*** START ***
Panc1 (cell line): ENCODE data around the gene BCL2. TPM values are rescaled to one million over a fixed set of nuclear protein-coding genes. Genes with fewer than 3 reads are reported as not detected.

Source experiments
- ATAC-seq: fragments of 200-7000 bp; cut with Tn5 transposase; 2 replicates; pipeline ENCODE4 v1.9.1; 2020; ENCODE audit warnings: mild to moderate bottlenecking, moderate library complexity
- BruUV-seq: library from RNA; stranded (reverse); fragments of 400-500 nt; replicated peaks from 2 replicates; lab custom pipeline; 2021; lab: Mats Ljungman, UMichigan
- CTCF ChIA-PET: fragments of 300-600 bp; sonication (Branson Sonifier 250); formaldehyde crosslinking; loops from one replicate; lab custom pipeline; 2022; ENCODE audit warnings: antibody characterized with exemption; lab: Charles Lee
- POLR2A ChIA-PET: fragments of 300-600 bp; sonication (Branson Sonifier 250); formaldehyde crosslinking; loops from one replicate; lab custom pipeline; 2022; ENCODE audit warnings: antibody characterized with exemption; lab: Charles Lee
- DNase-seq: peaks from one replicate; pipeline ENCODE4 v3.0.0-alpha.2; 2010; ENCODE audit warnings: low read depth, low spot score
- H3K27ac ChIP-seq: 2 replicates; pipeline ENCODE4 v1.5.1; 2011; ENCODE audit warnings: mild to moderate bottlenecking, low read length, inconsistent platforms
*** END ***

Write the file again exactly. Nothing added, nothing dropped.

Panc1 (cell line): ENCODE data around the gene BCL2. TPM values are rescaled to one million over a fixed set of nuclear protein-coding genes. Genes with fewer than 3 reads are reported as not detected.

Source experiments
- ATAC-seq: fragments of 200-7000 bp; cut with Tn5 transposase; 2 replicates; pipeline ENCODE4 v1.9.1; 2020; ENCODE audit warnings: mild to moderate bottlenecking, moderate library complexity
- BruUV-seq: library from RNA; stranded (reverse); fragments of 400-500 nt; replicated peaks from 2 replicates; lab custom pipeline; 2021; lab: Mats Ljungman, UMichigan
- CTCF ChIA-PET: fragments of 300-600 bp; sonication (Branson Sonifier 250); formaldehyde crosslinking; loops from one replicate; lab custom pipeline; 2022; ENCODE audit warnings: antibody characterized with exemption; lab: Charles Lee
- POLR2A ChIA-PET: fragments of 300-600 bp; sonication (Branson Sonifier 250); formaldehyde crosslinking; loops from one replicate; lab custom pipeline; 2022; ENCODE audit warnings: antibody characterized with exemption; lab: Charles Lee
- DNase-seq: peaks from one replicate; pipeline ENCODE4 v3.0.0-alpha.2; 2010; ENCODE audit warnings: low read depth, low spot score
- H3K27ac ChIP-seq: 2 replicates; pipeline ENCODE4 v1.5.1; 2011; ENCODE audit warnings: mild to moderate bottlenecking, low read length, inconsistent platforms